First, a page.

I’ll be honest. I first came across this album because of the Jack White connection. (I was quite enamoured with The White Stripes for a number of years but more on that another time, I’m sure). However, I stuck with it after the first listen, and this on the strength of the songwriting and of Karen Elson’s vocals.

“The ghost who walks” as an album is quite lovely, if not dark and perhaps macabre, and its title track is emblematic of the entire work. It feels like a cabaret number. Listening to the song (not the video, that’s a whole other story), one can almost picture the waif-like redhead in a black cocktail dress and in a murky spotlight, surrounded by cigar and cigarette smoke. She herself sports a lit cigarette in a holder, clasped in a slender, gloved hand, while her other hand rests on cocked hip, standing and singing alone. Her backing band are in the shadows, neckties loosened, hair dishevelled, crashing cymbals and guitars and keys, each climbing and falling, vying for supremacy. For all this, it’s a mellow and morbid number. A song for well after last call, when the last of the party animals have gone home and only the diehards remain.

For the rest of the Best tunes of 2010 list, click here.

Best tunes of 1990: #24 Sonic Youth “Kool thing”

I’ve never seen the movie “He’s just not that into you” but it sounds like a stinker. It was based on a self-help book for single women that took its name from a line from the television series, “Sex and the city”. It would also make a great title for an unwritten list I’ve got going of illustrious bands that manage to make everyone else’s favourites list but that have never managed to win me over. It includes Hüsker Dü, Skinny Puppy, Destroyer, and of course, Sonic Youth.

Yes. I fully realize that Sonic Youth is a great band, forever pioneering and highly influential to a lot of the bands that I do listen to regularly. It’s not them, it’s me. I can’t seem to swallow more than their singles. I guess I am one of those “squares” that they refer to in the (admittedly brilliant) title for their singles compilation, “Hits are for squares”. Of course, “Kool thing” has a place on this compilation, being their second highest charting single (beaten only by “100%”) and appearing on what is arguably their most accessible album: their major label debut, “Goo”.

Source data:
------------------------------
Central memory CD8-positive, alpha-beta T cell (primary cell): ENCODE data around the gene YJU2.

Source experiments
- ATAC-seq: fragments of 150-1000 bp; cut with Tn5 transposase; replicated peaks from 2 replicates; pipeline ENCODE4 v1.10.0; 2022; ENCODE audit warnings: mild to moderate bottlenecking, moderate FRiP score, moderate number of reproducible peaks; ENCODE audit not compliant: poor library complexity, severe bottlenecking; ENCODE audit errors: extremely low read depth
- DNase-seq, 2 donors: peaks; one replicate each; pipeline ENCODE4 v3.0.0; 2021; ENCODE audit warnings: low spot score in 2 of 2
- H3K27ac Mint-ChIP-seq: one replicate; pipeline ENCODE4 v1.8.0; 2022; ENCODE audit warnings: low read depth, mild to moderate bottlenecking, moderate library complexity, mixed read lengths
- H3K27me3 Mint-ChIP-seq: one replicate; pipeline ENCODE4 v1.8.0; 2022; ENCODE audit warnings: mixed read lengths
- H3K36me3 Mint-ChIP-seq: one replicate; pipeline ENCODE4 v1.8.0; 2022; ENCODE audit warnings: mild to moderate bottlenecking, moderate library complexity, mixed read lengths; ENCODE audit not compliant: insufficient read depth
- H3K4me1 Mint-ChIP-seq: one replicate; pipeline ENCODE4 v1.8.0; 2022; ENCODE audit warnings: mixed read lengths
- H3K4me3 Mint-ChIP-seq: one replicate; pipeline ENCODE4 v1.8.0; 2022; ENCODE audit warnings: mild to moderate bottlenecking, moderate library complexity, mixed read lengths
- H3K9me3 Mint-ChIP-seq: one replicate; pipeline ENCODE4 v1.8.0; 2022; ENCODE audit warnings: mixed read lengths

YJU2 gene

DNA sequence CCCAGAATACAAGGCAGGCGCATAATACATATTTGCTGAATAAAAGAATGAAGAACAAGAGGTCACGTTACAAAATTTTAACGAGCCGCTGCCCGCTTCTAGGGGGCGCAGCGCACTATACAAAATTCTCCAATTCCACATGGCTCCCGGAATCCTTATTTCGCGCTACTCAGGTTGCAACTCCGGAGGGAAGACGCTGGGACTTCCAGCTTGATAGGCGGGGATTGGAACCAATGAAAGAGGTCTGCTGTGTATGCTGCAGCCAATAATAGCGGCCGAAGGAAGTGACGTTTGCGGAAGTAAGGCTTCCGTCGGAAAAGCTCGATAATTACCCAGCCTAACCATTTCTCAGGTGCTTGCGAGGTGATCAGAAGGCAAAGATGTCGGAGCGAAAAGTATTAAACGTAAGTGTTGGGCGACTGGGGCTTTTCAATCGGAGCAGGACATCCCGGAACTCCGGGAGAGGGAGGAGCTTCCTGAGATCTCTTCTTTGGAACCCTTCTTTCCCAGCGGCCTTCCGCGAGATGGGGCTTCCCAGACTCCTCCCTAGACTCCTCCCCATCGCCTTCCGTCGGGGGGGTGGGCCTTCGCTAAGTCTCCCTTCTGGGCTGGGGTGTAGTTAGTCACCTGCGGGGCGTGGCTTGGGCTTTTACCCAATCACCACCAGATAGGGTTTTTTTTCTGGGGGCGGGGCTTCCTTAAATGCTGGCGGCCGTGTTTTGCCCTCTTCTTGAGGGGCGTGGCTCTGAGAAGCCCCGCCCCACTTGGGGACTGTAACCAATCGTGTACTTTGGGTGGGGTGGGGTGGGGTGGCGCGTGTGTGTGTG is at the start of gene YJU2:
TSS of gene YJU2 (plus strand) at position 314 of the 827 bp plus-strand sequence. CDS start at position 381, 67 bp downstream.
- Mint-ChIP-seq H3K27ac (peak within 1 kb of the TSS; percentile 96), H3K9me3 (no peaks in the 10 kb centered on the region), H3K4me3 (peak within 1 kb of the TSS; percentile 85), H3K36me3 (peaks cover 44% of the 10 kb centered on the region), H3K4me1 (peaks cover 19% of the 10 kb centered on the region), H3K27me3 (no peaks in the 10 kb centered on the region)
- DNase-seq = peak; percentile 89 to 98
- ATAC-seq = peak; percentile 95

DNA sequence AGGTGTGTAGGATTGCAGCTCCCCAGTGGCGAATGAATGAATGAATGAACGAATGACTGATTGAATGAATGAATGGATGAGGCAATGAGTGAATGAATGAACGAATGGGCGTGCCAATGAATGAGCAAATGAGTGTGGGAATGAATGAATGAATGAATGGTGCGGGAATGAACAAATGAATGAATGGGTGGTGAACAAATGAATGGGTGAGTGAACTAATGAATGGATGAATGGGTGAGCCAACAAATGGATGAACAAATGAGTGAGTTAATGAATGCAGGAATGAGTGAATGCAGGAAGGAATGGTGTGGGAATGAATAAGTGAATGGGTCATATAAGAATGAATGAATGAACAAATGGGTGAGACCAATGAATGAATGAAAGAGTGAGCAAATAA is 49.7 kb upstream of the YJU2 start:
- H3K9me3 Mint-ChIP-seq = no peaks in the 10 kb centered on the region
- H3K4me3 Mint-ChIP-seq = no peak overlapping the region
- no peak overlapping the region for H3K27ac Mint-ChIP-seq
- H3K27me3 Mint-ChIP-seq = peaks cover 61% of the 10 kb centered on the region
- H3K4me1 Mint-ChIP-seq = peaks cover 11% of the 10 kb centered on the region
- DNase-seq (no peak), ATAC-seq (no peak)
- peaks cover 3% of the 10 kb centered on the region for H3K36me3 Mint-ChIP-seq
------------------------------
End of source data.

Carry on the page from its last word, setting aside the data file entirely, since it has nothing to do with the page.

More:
I have friends that swear by Sonic Youth but these same friends will, I’m sure, sneer at this song choice because as far as they’re concerned, the Youth’s true discography ended at 1988’s “Daydream nation”. However, this is one track by these guys that I absolutely love and for the longest time, I had no idea that it was even a Sonic Youth tune. My only experience with it originally was hearing it played consistently on Toronto’s alt-rock station, CFNY (now EDGE 102.1), and thinking it was by some grrl rock band. It certainly had enough angst to fit that bill.

“Kool thing” features Kim Gordon on lead vocals and a guest spot by Public Enemy’s Chuck D, picking up bonus marks for nostalgia factor in my books. From what I understand, the song has roots in Gordon’s negative experience interviewing rapper LL Cool J for Spin magazine and though it doesn’t overtly mention him by name, it references a few of his songs in the lyrics. There is plenty of attitude, posturing, and the aforementioned angst. The guitars rip and shred and sneer along with Kim Gordon while Chuck D and the high octane drumming just sit back, all cool, and play second fiddle. Of course, it’s Sonic Youth so it’s loud and brash, never taking care to avoid the eggshells.

Despite (or maybe because of) its inherent rage, this track feels perfect for ushering in the weekend so let’s get rowdy and riled up and shriek along with Gordon as she sings “I don’t wanna, I don’t think so!”

Yes. TGIF!

For the rest of the Best tunes of 1990 list, click here.